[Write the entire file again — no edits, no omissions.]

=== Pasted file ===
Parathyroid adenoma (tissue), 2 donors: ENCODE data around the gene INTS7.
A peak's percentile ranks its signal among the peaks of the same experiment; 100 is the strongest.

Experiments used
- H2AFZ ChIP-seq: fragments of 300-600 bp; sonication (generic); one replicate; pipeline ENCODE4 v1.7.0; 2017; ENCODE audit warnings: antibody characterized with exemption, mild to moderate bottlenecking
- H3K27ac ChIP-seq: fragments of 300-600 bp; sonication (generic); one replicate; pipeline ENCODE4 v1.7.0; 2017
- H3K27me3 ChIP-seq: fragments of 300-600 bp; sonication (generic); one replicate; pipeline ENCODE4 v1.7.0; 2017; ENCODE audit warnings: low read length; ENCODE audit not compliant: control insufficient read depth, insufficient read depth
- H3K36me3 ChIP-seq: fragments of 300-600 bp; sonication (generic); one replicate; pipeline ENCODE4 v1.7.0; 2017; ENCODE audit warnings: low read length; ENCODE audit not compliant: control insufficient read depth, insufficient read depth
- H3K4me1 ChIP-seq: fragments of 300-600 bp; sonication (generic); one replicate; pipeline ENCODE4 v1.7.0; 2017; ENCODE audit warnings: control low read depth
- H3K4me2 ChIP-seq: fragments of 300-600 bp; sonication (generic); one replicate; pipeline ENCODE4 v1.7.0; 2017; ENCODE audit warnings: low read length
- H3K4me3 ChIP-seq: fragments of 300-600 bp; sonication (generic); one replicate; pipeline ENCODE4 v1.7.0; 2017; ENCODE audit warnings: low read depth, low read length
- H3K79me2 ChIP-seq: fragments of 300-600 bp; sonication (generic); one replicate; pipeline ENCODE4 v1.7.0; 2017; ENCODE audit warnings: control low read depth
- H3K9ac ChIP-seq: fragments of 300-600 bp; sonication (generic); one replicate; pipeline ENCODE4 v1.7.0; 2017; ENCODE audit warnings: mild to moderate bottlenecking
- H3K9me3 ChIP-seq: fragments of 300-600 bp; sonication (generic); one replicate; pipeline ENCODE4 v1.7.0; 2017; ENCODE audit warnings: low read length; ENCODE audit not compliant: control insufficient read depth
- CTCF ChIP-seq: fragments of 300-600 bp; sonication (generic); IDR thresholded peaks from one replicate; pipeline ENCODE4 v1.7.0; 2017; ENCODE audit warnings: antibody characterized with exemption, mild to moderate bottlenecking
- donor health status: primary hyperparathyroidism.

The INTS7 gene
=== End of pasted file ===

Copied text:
Parathyroid adenoma (tissue), 2 donors: ENCODE data around the gene INTS7.
A peak's percentile ranks its signal among the peaks of the same experiment; 100 is the strongest.

Experiments used
- H2AFZ ChIP-seq: fragments of 300-600 bp; sonication (generic); one replicate; pipeline ENCODE4 v1.7.0; 2017; ENCODE audit warnings: antibody characterized with exemption, mild to moderate bottlenecking
- H3K27ac ChIP-seq: fragments of 300-600 bp; sonication (generic); one replicate; pipeline ENCODE4 v1.7.0; 2017
- H3K27me3 ChIP-seq: fragments of 300-600 bp; sonication (generic); one replicate; pipeline ENCODE4 v1.7.0; 2017; ENCODE audit warnings: low read length; ENCODE audit not compliant: control insufficient read depth, insufficient read depth
- H3K36me3 ChIP-seq: fragments of 300-600 bp; sonication (generic); one replicate; pipeline ENCODE4 v1.7.0; 2017; ENCODE audit warnings: low read length; ENCODE audit not compliant: control insufficient read depth, insufficient read depth
- H3K4me1 ChIP-seq: fragments of 300-600 bp; sonication (generic); one replicate; pipeline ENCODE4 v1.7.0; 2017; ENCODE audit warnings: control low read depth
- H3K4me2 ChIP-seq: fragments of 300-600 bp; sonication (generic); one replicate; pipeline ENCODE4 v1.7.0; 2017; ENCODE audit warnings: low read length
- H3K4me3 ChIP-seq: fragments of 300-600 bp; sonication (generic); one replicate; pipeline ENCODE4 v1.7.0; 2017; ENCODE audit warnings: low read depth, low read length
- H3K79me2 ChIP-seq: fragments of 300-600 bp; sonication (generic); one replicate; pipeline ENCODE4 v1.7.0; 2017; ENCODE audit warnings: control low read depth
- H3K9ac ChIP-seq: fragments of 300-600 bp; sonication (generic); one replicate; pipeline ENCODE4 v1.7.0; 2017; ENCODE audit warnings: mild to moderate bottlenecking
- H3K9me3 ChIP-seq: fragments of 300-600 bp; sonication (generic); one replicate; pipeline ENCODE4 v1.7.0; 2017; ENCODE audit warnings: low read length; ENCODE audit not compliant: control insufficient read depth
- CTCF ChIP-seq: fragments of 300-600 bp; sonication (generic); IDR thresholded peaks from one replicate; pipeline ENCODE4 v1.7.0; 2017; ENCODE audit warnings: antibody characterized with exemption, mild to moderate bottlenecking
- donor health status: primary hyperparathyroidism.

The INTS7 gene